According to John’s Gospel, Jesus is cramming in many profound and beautiful prophecies, trying to teach them all they would need to understand the future without Him. Thomas intervenes after Jesus’ mysterious remark about going somewhere to prepare the way. It is Thomas who objects “Lord, we do not know where you are going – so how can we know the way?” Do you suppose all the other disciples knew what Jesus meant ? Of course not!  Only Thomas, had the courage to say what they were all thinking – that they didn’t know what Jesus meant. Thomas’ question paved the way for Jesus’ wonderful answer- “I am the way, the truth and the Life”.

So we gain a very positive image of Thomas, courageous, very much Jesus’ man, a man of honesty who is willing to sacrifice his pride in order to learn the truth. With this knowledge in mind, we turn back to the story narrated in the gospel reading.

The disciples were in utter disarray, having been shattered by the loss of Jesus . The story that Jesus had some how come back to life, had been seen by witnesses was related to Thomas. What must have been his feelings? Perhaps he was angry that their hopes should be raised in such a ridiculous manner? Perhaps Thomas felt joy at the prospect that Jesus had cheated death?  But he is not willing to just go along with the crowd. He has to see for himself.

Eight days later Jesus again appeared to the disciples and this time Thomas was there. Jesus obviously knew what Thomas had said about the need to touch and see the resurrected Jesus for himself, because Jesus immediately offered him the chance! We can perhaps imagine Jesus’ eyes twinkling as He held out his wounded hands to be inspected.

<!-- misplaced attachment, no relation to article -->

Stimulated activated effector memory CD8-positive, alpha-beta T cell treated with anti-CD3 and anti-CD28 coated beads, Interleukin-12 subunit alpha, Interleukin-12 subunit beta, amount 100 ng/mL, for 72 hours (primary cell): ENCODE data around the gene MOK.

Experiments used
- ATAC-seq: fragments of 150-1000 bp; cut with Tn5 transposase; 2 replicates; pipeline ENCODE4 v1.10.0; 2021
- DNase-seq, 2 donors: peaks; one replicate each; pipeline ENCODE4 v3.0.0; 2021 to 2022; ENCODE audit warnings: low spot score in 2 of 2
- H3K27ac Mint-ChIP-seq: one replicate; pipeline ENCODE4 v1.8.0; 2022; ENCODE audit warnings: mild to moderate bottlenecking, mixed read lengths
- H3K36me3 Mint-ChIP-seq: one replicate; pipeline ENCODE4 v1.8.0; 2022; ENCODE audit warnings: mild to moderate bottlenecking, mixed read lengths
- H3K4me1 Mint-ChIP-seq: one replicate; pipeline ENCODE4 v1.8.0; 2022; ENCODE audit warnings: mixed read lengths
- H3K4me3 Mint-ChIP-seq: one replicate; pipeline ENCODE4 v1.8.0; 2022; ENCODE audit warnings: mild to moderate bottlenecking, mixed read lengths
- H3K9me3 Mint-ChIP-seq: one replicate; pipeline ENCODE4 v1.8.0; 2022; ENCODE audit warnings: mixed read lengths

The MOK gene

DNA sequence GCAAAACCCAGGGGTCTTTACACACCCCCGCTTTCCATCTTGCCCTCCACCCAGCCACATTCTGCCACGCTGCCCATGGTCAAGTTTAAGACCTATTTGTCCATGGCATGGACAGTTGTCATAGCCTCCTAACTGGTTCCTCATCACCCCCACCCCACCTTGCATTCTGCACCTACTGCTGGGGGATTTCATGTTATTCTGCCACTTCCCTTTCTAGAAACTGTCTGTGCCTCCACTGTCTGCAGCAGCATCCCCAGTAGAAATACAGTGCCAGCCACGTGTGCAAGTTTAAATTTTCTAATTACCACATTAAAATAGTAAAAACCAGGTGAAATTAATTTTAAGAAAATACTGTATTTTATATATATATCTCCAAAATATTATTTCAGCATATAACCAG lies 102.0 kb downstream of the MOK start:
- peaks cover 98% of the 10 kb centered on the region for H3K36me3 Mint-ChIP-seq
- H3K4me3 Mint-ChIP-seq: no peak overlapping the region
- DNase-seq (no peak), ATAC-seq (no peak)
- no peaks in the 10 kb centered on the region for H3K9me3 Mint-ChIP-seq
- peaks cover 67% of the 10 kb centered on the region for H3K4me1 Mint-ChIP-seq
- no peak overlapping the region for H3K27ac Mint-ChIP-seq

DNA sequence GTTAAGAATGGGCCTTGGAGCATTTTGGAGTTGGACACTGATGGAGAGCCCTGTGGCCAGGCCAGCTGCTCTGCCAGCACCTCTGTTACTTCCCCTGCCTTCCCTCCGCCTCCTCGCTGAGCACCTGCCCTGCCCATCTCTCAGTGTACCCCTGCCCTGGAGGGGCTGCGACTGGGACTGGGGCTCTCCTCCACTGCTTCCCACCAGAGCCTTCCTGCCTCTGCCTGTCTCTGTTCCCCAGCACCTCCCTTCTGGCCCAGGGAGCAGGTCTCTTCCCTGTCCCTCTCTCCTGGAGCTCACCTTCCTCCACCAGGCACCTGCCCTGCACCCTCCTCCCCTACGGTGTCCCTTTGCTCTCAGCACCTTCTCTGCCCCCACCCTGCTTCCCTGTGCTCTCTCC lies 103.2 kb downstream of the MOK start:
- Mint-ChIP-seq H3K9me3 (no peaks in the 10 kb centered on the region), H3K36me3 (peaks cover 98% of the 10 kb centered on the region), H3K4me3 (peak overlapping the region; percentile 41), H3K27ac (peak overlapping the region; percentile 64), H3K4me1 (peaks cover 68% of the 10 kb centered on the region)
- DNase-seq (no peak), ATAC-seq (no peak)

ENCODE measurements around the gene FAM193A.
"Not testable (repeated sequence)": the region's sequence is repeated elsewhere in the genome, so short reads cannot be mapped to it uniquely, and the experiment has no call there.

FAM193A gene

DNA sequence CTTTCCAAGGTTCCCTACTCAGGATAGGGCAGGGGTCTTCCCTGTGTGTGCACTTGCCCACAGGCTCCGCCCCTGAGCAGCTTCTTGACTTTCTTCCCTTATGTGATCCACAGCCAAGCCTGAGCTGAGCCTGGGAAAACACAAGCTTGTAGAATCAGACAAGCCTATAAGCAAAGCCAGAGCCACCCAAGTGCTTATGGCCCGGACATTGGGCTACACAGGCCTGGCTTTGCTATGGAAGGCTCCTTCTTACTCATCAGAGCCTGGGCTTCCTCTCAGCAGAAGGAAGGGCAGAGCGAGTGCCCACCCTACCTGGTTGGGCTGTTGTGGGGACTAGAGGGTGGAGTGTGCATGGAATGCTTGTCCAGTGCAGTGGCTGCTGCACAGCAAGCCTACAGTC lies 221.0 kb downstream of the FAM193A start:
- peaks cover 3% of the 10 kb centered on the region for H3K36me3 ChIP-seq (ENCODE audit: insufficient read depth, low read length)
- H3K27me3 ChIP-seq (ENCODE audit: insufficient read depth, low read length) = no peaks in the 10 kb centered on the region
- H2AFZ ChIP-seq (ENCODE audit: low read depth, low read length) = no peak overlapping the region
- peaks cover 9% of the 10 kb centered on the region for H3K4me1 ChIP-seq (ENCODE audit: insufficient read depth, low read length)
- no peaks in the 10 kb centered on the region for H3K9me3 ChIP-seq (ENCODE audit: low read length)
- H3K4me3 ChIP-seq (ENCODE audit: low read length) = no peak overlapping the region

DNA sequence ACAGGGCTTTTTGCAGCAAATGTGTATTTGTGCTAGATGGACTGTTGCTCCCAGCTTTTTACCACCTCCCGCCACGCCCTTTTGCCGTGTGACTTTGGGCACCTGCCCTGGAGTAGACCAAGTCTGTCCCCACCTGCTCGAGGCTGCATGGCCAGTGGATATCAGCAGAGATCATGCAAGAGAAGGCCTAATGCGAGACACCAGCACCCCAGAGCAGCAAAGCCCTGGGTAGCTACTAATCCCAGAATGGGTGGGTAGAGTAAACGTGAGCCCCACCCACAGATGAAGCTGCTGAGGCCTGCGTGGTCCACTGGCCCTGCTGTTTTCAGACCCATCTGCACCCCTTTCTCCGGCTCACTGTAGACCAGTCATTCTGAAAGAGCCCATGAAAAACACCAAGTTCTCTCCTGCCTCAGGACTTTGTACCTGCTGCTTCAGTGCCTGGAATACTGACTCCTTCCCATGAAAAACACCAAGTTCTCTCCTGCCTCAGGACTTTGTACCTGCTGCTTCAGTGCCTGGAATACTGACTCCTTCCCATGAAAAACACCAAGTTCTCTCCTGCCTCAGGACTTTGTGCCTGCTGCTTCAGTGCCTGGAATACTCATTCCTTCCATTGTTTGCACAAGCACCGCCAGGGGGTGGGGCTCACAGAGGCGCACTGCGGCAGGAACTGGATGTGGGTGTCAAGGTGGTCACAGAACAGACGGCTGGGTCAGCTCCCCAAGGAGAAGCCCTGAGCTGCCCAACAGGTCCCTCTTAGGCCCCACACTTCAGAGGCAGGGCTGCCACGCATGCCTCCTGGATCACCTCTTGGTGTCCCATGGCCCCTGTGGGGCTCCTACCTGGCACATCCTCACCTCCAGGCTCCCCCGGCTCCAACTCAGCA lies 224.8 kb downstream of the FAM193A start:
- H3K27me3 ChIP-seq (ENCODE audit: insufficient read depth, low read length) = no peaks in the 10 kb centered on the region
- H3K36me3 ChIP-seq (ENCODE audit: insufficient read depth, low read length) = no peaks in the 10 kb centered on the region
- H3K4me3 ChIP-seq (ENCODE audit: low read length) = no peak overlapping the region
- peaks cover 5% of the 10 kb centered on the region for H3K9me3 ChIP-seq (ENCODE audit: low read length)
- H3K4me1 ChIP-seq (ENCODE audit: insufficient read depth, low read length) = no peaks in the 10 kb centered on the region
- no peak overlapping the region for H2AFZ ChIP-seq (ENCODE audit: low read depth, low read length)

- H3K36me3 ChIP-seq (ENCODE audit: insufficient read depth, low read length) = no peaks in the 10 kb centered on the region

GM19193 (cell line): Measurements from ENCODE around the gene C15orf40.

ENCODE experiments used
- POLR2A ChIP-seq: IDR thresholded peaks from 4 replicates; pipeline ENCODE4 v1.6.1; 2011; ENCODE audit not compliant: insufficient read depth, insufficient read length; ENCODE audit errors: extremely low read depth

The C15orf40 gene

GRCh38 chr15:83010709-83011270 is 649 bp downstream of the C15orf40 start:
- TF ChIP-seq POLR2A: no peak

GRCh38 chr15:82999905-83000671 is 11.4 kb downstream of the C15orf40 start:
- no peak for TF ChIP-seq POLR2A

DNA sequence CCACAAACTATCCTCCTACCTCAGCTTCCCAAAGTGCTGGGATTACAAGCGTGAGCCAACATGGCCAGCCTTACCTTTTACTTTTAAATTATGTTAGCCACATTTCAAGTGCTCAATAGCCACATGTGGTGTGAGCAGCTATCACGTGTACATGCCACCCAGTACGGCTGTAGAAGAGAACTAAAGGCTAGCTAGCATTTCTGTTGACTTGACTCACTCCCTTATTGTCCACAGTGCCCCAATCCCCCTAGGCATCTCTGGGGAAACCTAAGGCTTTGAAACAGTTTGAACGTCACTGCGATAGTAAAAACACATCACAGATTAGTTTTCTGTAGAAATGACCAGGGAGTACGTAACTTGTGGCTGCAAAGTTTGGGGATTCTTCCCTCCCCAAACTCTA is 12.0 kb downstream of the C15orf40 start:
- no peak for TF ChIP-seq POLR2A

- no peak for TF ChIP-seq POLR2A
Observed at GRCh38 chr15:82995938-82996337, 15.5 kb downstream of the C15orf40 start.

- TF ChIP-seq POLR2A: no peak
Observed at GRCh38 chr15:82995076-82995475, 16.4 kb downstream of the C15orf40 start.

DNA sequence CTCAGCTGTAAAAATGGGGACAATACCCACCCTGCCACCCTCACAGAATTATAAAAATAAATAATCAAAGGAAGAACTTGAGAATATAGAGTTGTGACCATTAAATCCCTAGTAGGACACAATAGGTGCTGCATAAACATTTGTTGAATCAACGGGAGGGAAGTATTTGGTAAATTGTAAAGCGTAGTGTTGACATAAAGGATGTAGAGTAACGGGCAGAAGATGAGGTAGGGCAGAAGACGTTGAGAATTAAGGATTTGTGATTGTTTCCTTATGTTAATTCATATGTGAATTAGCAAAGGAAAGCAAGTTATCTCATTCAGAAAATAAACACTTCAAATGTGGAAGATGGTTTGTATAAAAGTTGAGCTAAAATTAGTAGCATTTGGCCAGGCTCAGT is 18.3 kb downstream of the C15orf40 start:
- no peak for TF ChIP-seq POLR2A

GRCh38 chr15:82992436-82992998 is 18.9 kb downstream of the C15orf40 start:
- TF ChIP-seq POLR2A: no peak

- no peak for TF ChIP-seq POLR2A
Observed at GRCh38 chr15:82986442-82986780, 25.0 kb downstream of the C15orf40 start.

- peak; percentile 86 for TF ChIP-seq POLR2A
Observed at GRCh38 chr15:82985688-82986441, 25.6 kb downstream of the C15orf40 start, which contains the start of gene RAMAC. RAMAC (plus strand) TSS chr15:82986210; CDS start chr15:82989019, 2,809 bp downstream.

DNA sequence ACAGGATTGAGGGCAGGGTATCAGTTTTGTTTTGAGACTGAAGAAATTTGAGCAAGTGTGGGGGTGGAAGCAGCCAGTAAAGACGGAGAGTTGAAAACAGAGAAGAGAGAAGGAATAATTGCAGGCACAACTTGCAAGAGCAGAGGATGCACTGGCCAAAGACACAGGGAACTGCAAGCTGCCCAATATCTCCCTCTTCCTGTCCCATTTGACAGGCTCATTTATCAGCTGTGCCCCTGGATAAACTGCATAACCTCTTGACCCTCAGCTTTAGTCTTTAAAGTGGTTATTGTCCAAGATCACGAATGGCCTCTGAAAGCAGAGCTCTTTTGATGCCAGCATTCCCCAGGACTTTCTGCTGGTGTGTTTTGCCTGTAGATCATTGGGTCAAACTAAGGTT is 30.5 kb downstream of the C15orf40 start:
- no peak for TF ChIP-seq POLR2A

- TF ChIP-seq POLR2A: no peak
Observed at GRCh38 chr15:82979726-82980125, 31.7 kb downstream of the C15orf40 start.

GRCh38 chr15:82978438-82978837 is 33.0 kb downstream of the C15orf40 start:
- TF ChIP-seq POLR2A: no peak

In an instance, Thomas assured himself that the thing he most wanted to see was true, that the beloved master was back. He was in no doubt as to what the resurrection meant – it meant that Jesus was His Lord and His God! An acclamation which took a leap of faith and courage to make.
Jesus does not seem to be annoyed by Thomas’ need to know for himself. The passage is of great help to all who ask the question – was Jesus a ghost? Was He perhaps a product of the imagination of the distraught followers? The proof that Thomas had the courage to ask was offered in the most concrete way. Jesus chided him gently that there would be many who would believe without being given the chance to touch, see and hear Jesus in bodily form. But of course we don’t need to because Thomas asked the question on our behalf.

Doubting Thomas should be renamed Honest Thomas. His inclusion in the ranks of the disciples was part of Jesus’ plan. Without him, vital evidence about the Resurrection would be missing, key questions would have gone unasked, key answers never made. The presence of Thomas reminds us that Christianity demands that we must engage with our minds as well as our hearts, that Jesus is unafraid of close scrutiny and gives us the freedom to question. Ours is a religion for adults with brains, which we are invited to use Thomas is a helpful reminder that although Jesus is our shepherd, He doesn’t want or expect us to be merely sheep.

A blessing for Easter:

May Christ

who out of defeat brings new hope and a new future

fill you with his new life

and the blessing  of God Almighty, The Father, Son  and Holy Spirit be upon you and remains with you always.

Amen


April 10, 2010 - Posted by | Uncategorized